(Presented during the AIPLA Annual Meeting for the Patent Law Committee/Mentoring Committee session on Friday October 20, 2017 )
The title of my presentation is a play on words with the concept of “wisdom of the crowds,” which had its origins over a century ago. In 1907, at a lifestock annual show in England, a contest to estimate the weight of an ox attracted 800 participants. It was observed that the median guess of these participants, 1207 pounds, was accurate within 1% of the true weight of 1198 pounds. This finding spawned the wisdom of the crowds concept—that a median of a crowd’s individual judgments can be used to reflect a true center of a quantity to be estimated. This concept has infiltrated many disciplines and studies. In short, aggregate data can be a powerful thing.
Can Board decisions help in knowing how to overcome obviousness rejection? I think so. There may not be a one true obviousness response, but looking at the frequency of arguments can provide a framework and see the most effectively used. In appeal briefs, the Board entertains a lot of arguments and they coalesce around a finite set of them in overturning an obviousness rejection. Board decisions can definitely help organize these arguments. Plus, knowing the most frequent arguments can help in knowing how to draft appeal briefs. But more generally, it helps to align response arguments for proper prosecution. Because if you are following the way that judges overturn rejections, that information can be useful.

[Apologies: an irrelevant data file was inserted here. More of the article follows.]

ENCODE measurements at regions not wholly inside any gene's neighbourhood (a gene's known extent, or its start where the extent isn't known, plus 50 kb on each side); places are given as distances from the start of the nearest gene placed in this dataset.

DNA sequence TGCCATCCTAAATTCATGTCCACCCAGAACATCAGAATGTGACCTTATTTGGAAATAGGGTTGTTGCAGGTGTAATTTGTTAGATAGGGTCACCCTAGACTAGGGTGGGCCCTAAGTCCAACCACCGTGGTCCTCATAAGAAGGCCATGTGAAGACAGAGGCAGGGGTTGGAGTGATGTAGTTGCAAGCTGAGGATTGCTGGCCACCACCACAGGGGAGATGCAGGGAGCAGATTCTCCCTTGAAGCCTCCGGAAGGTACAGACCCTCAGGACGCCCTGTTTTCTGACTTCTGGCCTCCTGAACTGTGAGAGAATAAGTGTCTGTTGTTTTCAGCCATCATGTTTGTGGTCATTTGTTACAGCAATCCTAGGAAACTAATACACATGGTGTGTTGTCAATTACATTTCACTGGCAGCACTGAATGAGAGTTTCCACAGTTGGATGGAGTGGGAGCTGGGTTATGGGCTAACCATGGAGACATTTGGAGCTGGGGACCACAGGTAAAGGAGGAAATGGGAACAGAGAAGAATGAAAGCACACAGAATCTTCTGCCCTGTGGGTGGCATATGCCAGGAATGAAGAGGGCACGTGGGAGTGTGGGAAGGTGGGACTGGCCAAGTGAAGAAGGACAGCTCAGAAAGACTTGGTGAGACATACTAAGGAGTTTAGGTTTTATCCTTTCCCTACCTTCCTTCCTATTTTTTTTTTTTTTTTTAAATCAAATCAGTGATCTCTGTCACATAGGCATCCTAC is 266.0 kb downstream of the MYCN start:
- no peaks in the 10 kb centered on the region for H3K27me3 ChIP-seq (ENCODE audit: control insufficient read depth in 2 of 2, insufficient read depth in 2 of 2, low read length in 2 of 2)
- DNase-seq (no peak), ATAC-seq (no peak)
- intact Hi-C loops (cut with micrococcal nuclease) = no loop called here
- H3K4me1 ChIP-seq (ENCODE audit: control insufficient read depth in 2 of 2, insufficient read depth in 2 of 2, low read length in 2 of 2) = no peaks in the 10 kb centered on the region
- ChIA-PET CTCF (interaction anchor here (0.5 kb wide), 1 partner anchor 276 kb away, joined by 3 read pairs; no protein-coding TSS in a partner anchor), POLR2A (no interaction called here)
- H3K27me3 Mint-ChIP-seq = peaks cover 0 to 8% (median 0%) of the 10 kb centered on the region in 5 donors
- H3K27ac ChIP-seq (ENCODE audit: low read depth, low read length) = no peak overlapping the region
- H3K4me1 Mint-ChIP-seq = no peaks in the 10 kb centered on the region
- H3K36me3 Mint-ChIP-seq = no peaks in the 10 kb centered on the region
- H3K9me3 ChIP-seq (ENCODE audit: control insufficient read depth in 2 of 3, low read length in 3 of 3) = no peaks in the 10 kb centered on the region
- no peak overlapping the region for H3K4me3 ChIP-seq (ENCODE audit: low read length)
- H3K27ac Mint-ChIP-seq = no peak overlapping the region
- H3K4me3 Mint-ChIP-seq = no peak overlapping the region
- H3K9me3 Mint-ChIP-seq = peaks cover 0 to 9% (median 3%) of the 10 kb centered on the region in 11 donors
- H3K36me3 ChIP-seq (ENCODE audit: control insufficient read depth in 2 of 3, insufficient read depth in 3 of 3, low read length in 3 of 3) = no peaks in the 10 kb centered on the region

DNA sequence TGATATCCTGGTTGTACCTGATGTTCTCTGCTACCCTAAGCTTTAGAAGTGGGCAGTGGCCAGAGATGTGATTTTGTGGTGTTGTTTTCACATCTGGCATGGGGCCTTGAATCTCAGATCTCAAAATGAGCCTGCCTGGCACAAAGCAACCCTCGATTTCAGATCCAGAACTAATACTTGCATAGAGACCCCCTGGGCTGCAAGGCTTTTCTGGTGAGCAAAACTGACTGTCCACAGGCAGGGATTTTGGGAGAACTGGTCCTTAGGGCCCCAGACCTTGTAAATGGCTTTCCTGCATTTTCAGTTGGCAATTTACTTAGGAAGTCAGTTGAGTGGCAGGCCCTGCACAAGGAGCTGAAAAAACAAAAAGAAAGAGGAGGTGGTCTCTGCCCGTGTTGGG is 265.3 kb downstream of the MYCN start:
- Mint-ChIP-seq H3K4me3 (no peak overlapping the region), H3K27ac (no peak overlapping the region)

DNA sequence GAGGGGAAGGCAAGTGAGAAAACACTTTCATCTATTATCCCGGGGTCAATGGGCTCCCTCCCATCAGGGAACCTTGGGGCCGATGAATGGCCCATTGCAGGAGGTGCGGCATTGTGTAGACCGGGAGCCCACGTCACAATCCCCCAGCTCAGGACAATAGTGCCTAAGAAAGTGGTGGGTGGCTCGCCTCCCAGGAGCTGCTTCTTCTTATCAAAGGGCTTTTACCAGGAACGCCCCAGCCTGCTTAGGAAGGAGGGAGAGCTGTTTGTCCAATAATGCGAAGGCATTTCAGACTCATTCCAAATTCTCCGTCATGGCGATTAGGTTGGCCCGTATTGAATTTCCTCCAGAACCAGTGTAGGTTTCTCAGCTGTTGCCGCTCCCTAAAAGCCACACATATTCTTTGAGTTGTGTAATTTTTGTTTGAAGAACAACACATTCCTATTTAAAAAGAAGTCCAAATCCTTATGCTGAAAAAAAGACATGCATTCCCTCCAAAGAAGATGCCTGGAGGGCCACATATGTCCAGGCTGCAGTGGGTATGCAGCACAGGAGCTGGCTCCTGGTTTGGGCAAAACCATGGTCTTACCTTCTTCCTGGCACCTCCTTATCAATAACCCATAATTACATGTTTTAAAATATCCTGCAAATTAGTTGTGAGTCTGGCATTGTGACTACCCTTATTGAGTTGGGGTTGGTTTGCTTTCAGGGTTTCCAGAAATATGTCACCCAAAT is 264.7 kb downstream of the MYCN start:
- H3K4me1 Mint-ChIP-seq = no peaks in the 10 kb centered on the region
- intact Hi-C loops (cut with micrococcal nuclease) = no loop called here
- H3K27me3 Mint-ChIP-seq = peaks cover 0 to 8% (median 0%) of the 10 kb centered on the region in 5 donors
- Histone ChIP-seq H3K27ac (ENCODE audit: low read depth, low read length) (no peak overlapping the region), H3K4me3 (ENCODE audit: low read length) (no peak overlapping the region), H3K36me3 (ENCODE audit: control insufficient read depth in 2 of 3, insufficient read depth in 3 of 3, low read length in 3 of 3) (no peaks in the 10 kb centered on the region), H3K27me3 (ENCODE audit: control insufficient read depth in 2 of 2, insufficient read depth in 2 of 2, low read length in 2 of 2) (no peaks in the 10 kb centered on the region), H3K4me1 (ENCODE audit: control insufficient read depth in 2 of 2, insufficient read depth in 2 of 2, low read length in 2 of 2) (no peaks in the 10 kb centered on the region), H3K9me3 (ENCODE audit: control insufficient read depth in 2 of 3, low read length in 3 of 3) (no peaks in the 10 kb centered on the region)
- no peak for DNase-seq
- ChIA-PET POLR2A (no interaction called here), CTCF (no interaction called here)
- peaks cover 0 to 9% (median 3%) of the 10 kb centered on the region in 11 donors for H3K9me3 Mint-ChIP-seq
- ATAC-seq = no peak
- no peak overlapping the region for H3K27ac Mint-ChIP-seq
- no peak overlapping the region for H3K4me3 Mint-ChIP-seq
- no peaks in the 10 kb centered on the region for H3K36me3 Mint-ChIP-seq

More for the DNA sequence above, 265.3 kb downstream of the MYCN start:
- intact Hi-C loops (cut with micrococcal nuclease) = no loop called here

Laying the Foundation for an Obviousness Framework
Stepping back a little bit to talk about appeals more generally, it’s an interesting data point. One reason why I like looking at appeals data is you’re only looking at arguments of two sides who have vested interests in the case. And obviousness is the most common ground of rejection that gets appealed (by far).
With anticipat.com, we’ve found that there is quite a lot of disparity in how grounds of rejection are handled by the Board. Section 102 and 112 rejections are consistently reversed at a greater frequency than Section 101 and double patenting, for example.
Obviousness is in the middle of the pack. Since there are so many obviousness appeals, this means that there is a lot to learn from. Going through the decisions gave us order to what is going on with obviousness. There are a lot of possible arguments, but seeing how the judges apply the terms gives us a nice framework.
First, you have the prima facie case, which the examiner must establish for a proper obviousness rejection. This prima facie case first requires that claim features be disclosed or suggested in the prior art. CFMT, Inc. v. Yieldup Int’l Corp., 349 F.3d 1333, 1342 (Fed. Cir. 2003) (“requires a suggestion of all limitations in a claim”).
The second requirement is that there must be an articulated reason for obviousness. KSR Int’l Co. v. Teleflex Inc., 550 U.S. 398, 418 (2007) (“a reason that would have prompted a person of ordinary skill in the relevant field to combine the elements in the way the claimed new invention does.”).
After creating the above diagram, it appeared something like a brain with a left hemisphere and right hemisphere. After some thought, I realized that’s actually a good way of thinking about these two elements. As you may be aware, the left side of the brain is responsible for the logical functions such as science and math and the right side of the brain is responsible for the creativity functions, such as the arts. And that fits with what these elements do. The teaching or suggestion element is more of the logical “is it in the reference or not?” analysis. Whereas the second element (why would it have been obvious?) involves more creativity.